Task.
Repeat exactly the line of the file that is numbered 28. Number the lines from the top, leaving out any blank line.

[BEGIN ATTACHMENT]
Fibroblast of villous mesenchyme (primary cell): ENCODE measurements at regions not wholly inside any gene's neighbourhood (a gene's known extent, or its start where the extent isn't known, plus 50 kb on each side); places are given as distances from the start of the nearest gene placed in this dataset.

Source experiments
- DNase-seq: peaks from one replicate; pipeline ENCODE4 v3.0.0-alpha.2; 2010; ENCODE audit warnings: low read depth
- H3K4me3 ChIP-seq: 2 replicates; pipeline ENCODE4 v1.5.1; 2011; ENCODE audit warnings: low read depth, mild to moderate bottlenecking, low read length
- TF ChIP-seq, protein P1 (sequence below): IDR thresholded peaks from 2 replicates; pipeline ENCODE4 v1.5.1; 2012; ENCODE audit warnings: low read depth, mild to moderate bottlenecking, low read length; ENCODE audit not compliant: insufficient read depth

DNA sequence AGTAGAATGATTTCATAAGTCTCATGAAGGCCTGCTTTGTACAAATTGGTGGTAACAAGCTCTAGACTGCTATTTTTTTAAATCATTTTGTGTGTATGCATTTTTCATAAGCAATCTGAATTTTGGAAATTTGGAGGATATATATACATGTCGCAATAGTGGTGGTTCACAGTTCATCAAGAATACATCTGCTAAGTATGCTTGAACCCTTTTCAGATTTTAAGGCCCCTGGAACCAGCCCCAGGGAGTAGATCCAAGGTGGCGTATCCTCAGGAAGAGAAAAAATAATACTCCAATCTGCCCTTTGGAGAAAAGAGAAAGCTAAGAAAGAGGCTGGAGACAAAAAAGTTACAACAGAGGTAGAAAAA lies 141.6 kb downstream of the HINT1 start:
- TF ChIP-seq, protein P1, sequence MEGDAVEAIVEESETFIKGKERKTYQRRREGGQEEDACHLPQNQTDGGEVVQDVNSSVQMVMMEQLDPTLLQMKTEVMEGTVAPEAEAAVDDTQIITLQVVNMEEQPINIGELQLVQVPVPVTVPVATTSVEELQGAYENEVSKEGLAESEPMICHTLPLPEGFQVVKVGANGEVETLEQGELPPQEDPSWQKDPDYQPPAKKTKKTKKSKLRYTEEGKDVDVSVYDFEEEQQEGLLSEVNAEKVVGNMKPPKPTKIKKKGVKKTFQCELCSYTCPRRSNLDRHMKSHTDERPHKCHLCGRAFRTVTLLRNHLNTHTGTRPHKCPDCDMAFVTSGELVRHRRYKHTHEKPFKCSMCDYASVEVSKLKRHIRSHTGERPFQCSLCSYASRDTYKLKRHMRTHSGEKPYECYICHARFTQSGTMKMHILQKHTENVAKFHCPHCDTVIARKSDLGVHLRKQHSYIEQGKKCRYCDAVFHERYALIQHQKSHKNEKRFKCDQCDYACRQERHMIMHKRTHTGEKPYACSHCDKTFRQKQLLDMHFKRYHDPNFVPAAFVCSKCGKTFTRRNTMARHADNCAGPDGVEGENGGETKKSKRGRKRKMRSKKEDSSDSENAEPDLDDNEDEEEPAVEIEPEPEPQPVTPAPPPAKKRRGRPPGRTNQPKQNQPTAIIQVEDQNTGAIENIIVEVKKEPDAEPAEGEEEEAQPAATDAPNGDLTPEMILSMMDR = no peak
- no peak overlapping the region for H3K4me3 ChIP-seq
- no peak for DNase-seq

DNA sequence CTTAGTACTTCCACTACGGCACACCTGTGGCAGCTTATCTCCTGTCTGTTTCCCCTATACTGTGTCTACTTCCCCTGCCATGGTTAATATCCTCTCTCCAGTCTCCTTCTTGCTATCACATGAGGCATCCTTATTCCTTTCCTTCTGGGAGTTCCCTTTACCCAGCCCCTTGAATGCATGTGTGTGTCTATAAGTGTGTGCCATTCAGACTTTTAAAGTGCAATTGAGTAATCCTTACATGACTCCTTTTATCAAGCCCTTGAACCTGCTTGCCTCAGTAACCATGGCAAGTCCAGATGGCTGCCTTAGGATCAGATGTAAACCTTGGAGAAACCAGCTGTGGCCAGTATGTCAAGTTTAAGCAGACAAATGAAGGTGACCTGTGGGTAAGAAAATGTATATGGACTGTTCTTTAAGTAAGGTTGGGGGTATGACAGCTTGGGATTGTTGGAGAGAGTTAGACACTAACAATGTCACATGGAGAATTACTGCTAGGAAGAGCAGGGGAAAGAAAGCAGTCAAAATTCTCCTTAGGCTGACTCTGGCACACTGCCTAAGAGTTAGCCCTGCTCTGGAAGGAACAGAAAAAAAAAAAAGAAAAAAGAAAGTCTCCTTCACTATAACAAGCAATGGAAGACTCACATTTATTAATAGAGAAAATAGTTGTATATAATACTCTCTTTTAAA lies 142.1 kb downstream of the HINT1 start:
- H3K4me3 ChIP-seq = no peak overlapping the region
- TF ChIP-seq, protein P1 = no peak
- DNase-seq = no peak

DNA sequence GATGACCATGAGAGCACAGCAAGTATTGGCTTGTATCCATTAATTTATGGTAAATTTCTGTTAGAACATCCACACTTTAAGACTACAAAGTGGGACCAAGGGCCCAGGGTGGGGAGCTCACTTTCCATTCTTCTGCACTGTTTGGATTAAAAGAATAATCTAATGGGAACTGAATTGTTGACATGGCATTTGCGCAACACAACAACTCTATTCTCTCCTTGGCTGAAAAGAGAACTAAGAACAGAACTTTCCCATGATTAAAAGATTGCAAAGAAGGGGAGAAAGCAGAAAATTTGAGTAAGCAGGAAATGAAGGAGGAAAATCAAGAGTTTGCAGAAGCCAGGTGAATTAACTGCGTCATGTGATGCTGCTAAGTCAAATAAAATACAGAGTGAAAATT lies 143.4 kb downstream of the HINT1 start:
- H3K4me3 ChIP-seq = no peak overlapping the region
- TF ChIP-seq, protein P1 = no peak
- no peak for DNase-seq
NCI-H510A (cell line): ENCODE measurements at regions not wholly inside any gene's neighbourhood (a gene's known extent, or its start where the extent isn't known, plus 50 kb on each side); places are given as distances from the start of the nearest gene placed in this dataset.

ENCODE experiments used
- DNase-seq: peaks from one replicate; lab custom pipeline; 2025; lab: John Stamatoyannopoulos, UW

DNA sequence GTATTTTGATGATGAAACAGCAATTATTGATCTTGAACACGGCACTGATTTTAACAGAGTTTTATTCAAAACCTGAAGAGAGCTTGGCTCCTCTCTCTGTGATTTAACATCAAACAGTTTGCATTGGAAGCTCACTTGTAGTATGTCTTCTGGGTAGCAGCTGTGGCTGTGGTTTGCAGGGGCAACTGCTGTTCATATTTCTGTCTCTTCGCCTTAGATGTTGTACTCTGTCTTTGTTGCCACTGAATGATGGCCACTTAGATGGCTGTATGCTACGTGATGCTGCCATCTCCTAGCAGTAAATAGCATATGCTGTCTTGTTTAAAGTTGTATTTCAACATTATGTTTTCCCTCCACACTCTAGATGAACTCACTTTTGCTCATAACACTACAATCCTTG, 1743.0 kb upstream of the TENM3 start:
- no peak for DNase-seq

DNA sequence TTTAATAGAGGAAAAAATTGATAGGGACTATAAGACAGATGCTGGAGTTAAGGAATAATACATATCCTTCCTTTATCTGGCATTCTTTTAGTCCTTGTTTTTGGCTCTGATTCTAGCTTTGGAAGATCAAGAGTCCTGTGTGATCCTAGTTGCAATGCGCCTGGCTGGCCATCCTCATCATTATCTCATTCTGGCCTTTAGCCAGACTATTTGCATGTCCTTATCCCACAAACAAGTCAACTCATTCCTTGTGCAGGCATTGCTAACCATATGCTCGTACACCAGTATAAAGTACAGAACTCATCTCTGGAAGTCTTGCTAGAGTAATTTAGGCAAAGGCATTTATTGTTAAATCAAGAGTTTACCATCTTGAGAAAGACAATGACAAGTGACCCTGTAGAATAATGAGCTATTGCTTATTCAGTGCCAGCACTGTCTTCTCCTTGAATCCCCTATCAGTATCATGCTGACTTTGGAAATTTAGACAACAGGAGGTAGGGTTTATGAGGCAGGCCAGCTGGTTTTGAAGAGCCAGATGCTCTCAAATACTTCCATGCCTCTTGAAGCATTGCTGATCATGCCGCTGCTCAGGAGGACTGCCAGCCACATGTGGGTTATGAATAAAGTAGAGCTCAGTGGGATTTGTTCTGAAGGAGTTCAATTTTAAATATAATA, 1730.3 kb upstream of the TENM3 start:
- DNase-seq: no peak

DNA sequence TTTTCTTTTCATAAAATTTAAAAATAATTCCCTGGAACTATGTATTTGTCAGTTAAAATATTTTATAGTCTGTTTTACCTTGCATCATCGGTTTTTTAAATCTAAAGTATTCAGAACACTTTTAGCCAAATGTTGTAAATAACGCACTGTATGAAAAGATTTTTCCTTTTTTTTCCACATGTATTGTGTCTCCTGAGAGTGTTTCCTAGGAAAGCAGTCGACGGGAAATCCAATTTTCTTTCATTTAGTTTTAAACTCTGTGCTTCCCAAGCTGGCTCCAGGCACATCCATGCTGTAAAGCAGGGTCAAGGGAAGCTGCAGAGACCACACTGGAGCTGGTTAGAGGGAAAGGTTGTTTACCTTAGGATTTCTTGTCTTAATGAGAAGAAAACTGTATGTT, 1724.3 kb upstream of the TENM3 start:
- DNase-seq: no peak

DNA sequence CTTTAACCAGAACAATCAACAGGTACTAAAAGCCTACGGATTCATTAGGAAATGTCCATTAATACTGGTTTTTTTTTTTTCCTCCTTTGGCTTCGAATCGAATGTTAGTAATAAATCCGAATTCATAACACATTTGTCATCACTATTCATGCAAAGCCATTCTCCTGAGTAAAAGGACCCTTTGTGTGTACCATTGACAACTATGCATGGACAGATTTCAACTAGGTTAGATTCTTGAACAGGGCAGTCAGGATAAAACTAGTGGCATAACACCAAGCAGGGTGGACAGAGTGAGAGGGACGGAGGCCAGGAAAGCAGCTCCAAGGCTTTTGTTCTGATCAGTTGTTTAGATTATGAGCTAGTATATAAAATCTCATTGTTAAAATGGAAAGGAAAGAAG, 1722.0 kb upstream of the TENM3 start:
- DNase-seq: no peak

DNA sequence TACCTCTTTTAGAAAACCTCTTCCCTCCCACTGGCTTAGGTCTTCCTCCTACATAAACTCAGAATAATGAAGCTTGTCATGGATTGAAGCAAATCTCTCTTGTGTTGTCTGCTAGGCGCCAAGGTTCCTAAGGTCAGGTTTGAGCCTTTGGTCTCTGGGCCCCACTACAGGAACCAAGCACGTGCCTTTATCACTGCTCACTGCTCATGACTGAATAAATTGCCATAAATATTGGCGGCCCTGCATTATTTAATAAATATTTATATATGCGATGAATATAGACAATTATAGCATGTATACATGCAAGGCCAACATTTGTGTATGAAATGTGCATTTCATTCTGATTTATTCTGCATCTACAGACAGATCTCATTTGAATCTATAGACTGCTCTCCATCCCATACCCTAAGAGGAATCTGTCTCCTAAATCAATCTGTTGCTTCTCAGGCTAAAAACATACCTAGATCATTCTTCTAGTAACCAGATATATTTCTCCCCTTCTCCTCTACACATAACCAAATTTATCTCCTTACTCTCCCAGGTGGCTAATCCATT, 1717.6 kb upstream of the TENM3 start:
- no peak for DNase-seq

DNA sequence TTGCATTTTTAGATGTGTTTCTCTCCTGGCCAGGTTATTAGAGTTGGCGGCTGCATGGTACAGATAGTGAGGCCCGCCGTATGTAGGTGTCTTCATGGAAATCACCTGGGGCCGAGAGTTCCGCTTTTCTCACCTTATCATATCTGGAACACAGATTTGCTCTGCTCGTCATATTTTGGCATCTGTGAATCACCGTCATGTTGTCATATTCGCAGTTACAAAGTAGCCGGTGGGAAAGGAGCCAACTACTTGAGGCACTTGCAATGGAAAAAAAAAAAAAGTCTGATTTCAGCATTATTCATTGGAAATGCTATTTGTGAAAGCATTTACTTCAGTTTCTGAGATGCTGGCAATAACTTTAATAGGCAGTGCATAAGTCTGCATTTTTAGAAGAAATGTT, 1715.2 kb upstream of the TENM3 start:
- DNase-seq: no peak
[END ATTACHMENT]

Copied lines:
- DNase-seq: no peak